The Struggling Butterfly (Attributed to Henry Miller)
One day in India, a young boy walked up to a Guru or wise man, and asked what the man was looking at.
The Guru responded “I am looking at a Chrysalis, and inside is a butterfly. Soon the Chrysalis will split and the butterfly will emerge.”
The boy asked, “Can I have it?”
The Guru replied “Yes, but you must promise me one thing first, that when the Chrysalis begins to split and the butterfly is making it first attempt to come out, that you do not help it in any way. You must let the butterfly get out of the chrysalis by itself.”
The little boy promised to do as the Guru had asked, and returned home with the Chrysalis.
Once home he sat to watch the Chrysalis and after a while it started to move and vibrate. Eventually the Chrysalis split and inside the boy could see a Beautiful Butterfly. The butterfly was frantically beating its wings against the Chrysalis as it was trying to get free.
The boy watched in wonderment, but as the creature struggled the boy felt compelled to help. Eventually unable to watch it struggle any longer the boy broke his promise to the Guru and split the Chrysalis so the Butterfly could get out.
The butterfly took to the air, but was unable to fly properly so it fell to the ground and was killed.
The boy picked up the creature and crying took it back to show the Guru.
The Guru looked at the butterfly, and said to the boy, “You helped to open the Chrysalis, didn’t you”
The Boy replied “Yes, I did.”
The Guru continued, “You didn’t understand that as the butterfly tries to break free, it beats its wings against the Chrysalis. This is what helps its muscles to grow strong enough to enable it to fly. By helping the butterfly you prevented it from becoming strong enough to fly and that is why it died.”
Once a little boy was playing outdoors and found a fascinating caterpillar. He carefully picked it up and took it home to show his mother. He asked his mother if he could keep it, and she said he could if he would take good care of it.
The little boy got a large jar from his mother. In the jar he put plants to eat, and a stick to climb on. Every day he watched the caterpillar and brought it new plants to eat.
One day the caterpillar climbed up the stick and started acting strangely. The boy worriedly called his mother who came and understood that the caterpillar was creating a cocoon. The mother explained to the boy how the caterpillar was going to go through a metamorphosis and become a butterfly.
The little boy was thrilled to hear about the changes his caterpillar would go through. He watched every day, waiting for the butterfly to emerge. One day it happened, a small hole appeared in the cocoon and the butterfly started to struggle to come out.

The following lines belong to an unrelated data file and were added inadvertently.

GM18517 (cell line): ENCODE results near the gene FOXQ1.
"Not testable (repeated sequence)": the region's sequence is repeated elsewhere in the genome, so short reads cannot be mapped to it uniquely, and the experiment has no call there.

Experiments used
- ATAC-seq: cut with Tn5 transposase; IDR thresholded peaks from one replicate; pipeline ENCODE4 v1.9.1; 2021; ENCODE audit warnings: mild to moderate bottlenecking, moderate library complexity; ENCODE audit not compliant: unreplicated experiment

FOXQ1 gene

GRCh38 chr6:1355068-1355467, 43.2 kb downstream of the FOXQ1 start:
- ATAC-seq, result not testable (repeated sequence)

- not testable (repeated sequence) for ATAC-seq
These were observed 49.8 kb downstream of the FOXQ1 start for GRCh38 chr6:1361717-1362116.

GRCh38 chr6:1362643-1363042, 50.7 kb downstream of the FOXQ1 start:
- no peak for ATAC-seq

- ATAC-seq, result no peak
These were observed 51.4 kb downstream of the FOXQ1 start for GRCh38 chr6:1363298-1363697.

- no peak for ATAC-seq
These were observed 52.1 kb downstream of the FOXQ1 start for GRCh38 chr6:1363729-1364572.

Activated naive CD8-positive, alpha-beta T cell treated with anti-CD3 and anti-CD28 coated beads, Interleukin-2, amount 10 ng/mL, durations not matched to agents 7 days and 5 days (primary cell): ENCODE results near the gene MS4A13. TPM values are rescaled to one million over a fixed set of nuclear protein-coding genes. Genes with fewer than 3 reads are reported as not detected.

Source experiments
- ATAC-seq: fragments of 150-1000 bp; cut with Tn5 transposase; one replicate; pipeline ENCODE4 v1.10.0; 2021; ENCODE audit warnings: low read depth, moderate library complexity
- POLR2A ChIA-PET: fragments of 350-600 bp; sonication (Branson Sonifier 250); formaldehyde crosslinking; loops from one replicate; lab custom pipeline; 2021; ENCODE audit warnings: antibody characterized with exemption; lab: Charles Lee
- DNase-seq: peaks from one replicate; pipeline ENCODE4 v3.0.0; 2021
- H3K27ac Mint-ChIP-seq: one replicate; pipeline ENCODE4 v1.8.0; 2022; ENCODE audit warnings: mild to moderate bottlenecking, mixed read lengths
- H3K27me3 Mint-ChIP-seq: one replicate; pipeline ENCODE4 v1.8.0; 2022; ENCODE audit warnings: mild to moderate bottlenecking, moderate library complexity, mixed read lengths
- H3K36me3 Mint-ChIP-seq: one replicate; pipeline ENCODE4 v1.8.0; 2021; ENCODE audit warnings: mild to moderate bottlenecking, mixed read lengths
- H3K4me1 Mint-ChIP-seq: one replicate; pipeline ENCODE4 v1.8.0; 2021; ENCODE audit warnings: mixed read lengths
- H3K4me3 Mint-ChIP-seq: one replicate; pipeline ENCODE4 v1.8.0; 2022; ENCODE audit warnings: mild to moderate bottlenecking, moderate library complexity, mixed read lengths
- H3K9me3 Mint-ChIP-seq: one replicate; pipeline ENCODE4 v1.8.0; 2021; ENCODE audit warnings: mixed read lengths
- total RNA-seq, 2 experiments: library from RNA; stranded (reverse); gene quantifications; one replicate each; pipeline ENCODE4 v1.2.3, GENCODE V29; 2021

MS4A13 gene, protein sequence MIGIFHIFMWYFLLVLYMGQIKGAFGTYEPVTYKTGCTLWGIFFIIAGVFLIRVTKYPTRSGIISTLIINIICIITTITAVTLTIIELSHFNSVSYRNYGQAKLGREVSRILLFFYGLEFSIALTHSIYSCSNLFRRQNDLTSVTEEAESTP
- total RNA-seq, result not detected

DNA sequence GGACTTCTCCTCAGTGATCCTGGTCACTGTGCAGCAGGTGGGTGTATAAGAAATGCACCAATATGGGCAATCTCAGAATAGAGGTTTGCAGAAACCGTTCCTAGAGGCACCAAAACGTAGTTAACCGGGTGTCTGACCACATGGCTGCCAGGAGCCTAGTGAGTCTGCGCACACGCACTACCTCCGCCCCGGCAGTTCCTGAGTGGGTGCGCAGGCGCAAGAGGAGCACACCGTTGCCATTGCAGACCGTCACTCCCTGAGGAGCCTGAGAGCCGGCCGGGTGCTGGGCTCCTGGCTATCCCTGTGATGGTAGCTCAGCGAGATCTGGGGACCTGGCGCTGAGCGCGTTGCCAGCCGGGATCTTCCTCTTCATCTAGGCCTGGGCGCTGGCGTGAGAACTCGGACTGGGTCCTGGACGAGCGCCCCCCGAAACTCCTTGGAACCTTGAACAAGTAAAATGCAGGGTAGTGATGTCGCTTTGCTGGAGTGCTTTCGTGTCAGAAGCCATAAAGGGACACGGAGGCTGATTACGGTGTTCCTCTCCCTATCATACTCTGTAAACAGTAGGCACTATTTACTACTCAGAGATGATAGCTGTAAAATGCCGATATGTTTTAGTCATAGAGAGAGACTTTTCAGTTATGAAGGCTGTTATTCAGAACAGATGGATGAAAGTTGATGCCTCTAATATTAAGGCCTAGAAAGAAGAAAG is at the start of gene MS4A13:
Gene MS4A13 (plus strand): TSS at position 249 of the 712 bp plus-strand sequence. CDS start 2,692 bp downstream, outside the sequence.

At first the boy was excited, but soon he became concerned. The butterfly was struggling so hard to get out! It looked like it couldn’t break free! It looked desperate! It looked like it was making no progress!
The boy was so concerned he decided to help. He ran to get scissors, and then walked back (because he had learned not to run with scissors…). He snipped the cocoon to make the hole bigger and the butterfly quickly emerged!
As the butterfly came out the boy was surprised. It had a swollen body and small, shriveled wings. He continued to watch the butterfly expecting that, at any moment, the wings would dry out, enlarge and expand to support the swollen body. He knew that in time the body would shrink and the butterfly’s wings would expand.
But neither happened!
The butterfly spent the rest of its life crawling around with a swollen body and shriveled wings.
It never was able to fly…
As the boy tried to figure out what had gone wrong his mother took him to talk to a scientist from a local college. He learned that the butterfly was SUPPOSED to struggle. In fact, the butterfly’s struggle to push its way through the tiny opening of the cocoon pushes the fluid out of its body and into its wings. Without the struggle, the butterfly would never, ever fly. The boy’s good intentions hurt the butterfly.
O God, change me and help me to understand that perhaps even my struggle is not a sign of my lack of faith and that I’m doing something wrong, but a sign that I’m coming to life with your life within me.
Perhaps the struggle is not a sign of deadness, but aliveness? Listen here: http://billjohnsononline.com/dead-things-dont-struggle/